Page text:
Crowding of Culex sitiens Wiedemann larvae was investigated to determine whether pupation was delayed by the presence of chemical factors in the water or by mechanical interference. As the larval density increased from 0.05 to 1.0 larvae per milliliter of water, the duration of larval development increased from 7.5 to 23.0 d and larval mortality increased from 1.7 to 99.6%. At high larval densities (2 larvae per milliliter), the larvae did not pupate, but remained alive as 4th instars for at least 50 d, even after their abundance subsequently declined due to mortality. When not crowded, 80% of the larvae fed at the surface; the remainder fed mainly on the bottom (even at a depth of 35 cm). Removal of chemical retardants by changing the water daily increased pupation to 65% (compared with 4% in controls, in which the water was not changed), but this was less than the effect of reducing mechanical interference by increasing the surface area, which increased pupation to 98%. Therefore, the main density-dependent factor was mechanical interference during feeding, but prolonged development to 19 d showed that chemical retardants also were important. The chemical retardant was not stable, so that 2nd generation larvae reared in the same water were unaffected, but its effect was irreversible, because most crowded larvae moved to clean water and a lower density did not pupate.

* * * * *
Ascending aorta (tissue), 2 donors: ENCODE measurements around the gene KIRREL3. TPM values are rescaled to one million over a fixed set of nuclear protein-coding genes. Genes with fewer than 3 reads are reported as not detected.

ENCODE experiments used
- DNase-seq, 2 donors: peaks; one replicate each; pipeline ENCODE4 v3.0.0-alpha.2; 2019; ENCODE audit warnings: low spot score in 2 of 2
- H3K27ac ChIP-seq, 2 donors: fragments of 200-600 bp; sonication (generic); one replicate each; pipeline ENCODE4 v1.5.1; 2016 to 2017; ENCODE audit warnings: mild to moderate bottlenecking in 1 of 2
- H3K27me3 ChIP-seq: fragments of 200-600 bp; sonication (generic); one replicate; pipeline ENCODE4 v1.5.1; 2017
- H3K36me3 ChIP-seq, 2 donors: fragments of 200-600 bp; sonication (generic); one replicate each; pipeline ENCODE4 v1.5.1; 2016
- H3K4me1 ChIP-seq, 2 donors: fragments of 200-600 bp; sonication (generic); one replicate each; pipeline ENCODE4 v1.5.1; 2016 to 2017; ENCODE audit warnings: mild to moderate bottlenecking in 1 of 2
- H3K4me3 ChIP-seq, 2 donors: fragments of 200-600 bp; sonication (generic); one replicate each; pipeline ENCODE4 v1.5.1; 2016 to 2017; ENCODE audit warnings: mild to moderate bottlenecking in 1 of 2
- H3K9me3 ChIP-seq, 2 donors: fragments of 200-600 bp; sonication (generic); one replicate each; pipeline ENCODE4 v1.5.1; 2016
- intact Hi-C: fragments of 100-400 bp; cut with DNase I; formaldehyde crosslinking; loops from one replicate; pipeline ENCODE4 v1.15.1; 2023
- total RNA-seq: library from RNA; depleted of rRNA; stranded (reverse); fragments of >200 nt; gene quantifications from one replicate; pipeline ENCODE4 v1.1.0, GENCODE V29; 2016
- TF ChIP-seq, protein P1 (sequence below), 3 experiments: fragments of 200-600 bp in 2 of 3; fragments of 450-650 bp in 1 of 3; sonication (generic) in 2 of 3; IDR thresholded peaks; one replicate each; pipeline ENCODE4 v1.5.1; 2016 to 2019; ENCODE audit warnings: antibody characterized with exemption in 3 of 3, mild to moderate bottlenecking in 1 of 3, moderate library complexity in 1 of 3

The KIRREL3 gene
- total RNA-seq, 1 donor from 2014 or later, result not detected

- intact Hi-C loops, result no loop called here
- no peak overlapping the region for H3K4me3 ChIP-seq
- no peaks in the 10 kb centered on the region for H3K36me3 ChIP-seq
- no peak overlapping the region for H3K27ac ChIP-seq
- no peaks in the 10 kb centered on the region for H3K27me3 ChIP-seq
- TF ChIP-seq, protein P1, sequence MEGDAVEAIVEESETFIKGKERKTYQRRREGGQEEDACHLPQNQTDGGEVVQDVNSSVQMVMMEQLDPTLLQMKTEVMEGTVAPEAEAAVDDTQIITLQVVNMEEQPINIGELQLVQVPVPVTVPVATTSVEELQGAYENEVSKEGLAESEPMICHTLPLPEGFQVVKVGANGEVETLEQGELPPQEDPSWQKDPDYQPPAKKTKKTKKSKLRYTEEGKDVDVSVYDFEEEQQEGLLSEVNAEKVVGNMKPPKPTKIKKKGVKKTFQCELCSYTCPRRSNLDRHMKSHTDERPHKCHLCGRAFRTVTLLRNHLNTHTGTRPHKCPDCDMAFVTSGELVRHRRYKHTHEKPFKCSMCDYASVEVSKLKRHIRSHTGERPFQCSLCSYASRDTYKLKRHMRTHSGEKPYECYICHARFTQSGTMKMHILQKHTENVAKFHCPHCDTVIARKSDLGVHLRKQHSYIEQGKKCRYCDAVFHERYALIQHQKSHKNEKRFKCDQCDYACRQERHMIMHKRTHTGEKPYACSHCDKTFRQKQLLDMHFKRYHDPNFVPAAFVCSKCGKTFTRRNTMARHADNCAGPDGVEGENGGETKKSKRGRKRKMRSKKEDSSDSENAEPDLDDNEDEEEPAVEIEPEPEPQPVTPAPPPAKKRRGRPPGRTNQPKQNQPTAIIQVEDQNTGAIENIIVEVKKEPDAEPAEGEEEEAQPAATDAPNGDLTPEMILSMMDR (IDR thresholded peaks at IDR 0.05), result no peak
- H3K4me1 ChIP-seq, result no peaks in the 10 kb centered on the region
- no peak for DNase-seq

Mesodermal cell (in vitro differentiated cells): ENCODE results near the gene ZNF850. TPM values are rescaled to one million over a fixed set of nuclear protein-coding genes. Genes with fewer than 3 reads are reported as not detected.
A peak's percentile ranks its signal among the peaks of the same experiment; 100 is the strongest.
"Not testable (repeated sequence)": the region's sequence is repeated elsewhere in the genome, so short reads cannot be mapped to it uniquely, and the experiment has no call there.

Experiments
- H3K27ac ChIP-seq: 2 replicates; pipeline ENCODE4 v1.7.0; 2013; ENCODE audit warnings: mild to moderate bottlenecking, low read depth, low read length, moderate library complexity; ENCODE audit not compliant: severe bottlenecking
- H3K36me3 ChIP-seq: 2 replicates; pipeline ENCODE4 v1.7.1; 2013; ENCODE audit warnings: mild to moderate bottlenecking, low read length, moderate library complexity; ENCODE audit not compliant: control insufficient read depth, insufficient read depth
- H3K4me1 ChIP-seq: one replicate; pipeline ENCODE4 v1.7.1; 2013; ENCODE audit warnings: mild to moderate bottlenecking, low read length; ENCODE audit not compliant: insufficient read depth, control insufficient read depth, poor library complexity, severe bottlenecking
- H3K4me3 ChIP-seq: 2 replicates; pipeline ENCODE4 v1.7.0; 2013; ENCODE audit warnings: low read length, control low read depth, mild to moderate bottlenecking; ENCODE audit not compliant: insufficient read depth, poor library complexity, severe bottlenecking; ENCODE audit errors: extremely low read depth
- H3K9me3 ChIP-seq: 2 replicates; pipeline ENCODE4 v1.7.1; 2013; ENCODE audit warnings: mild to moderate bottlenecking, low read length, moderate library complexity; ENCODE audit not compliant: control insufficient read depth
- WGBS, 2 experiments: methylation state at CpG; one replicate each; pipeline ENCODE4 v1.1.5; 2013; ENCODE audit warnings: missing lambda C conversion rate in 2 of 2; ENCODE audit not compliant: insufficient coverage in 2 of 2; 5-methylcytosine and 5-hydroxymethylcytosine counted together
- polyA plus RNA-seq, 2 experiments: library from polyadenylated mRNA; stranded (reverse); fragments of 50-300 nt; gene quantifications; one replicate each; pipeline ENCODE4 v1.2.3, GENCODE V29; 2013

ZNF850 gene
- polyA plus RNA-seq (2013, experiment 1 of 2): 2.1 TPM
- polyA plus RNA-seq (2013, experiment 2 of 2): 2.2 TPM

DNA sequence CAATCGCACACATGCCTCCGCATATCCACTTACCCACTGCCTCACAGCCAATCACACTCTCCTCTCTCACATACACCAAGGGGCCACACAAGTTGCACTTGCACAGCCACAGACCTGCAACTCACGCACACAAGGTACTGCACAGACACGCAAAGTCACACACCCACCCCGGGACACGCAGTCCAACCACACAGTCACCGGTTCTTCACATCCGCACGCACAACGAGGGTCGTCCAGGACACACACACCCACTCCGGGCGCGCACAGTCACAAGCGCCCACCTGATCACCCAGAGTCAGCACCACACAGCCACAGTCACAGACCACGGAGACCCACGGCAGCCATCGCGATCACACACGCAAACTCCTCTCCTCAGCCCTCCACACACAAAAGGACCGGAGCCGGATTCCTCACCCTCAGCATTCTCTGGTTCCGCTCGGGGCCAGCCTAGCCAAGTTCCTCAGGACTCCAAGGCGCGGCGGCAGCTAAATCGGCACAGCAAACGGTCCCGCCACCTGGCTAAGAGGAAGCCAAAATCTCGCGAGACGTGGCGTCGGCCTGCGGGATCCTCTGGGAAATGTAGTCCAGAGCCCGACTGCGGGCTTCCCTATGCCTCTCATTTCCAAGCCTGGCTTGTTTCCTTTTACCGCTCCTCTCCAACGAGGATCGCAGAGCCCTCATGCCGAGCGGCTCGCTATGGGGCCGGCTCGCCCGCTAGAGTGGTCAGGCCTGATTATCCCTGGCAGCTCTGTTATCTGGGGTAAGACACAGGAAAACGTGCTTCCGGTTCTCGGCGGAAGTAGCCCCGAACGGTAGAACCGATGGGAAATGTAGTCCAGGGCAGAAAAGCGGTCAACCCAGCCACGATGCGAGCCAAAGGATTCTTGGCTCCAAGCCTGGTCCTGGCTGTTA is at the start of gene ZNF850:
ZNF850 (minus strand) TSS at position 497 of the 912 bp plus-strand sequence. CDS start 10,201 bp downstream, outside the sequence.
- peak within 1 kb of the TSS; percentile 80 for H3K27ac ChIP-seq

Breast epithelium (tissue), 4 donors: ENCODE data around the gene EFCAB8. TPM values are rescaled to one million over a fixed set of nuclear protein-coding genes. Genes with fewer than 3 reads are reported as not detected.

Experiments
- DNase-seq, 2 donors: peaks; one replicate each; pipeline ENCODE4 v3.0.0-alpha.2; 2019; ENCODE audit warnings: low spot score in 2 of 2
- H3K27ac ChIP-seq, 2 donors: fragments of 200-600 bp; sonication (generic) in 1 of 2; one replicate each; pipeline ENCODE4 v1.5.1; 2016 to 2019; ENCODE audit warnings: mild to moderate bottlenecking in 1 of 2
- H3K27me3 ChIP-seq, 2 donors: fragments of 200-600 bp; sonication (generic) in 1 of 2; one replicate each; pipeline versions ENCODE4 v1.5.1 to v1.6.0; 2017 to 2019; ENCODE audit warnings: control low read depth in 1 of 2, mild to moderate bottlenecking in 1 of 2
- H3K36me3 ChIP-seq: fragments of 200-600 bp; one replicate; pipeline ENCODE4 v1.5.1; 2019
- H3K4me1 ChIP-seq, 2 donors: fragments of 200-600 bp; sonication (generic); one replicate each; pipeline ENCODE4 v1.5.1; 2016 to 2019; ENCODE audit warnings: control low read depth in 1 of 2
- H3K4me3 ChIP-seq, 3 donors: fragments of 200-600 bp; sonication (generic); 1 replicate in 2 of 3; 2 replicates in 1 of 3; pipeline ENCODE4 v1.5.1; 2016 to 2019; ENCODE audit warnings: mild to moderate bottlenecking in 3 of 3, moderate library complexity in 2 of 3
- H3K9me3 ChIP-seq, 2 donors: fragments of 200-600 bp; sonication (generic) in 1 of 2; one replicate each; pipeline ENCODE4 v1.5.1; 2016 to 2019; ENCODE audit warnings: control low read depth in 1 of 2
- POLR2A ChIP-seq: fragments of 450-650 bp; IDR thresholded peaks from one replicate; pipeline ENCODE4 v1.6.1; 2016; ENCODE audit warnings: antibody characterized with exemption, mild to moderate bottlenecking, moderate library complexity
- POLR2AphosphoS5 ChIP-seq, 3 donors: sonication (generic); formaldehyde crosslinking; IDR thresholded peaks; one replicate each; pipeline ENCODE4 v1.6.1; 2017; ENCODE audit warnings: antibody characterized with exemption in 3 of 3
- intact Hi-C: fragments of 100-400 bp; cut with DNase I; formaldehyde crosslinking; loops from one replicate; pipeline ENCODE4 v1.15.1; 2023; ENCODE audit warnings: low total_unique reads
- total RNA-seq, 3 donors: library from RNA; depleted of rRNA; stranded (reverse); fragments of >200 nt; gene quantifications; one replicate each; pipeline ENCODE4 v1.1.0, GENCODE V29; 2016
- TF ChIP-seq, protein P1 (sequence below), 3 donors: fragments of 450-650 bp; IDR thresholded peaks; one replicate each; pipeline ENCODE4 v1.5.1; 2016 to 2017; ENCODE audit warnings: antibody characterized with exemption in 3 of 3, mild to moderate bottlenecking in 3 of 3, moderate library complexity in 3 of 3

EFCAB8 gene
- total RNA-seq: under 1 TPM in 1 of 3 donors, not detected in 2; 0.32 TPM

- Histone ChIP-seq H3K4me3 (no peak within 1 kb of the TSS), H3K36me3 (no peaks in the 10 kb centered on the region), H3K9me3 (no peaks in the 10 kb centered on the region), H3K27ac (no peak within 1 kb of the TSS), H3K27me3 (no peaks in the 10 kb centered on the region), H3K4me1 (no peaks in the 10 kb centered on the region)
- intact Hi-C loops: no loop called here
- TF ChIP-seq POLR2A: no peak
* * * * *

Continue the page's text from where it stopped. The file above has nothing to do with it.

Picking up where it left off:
|الصفحات (من إلى)||665-669|
|دورية||Journal of Medical Entomology|
|المعرِّفات الرقمية للأشياء|
|حالة النشر||Published - سبتمبر 1998|
ASJC Scopus subject areas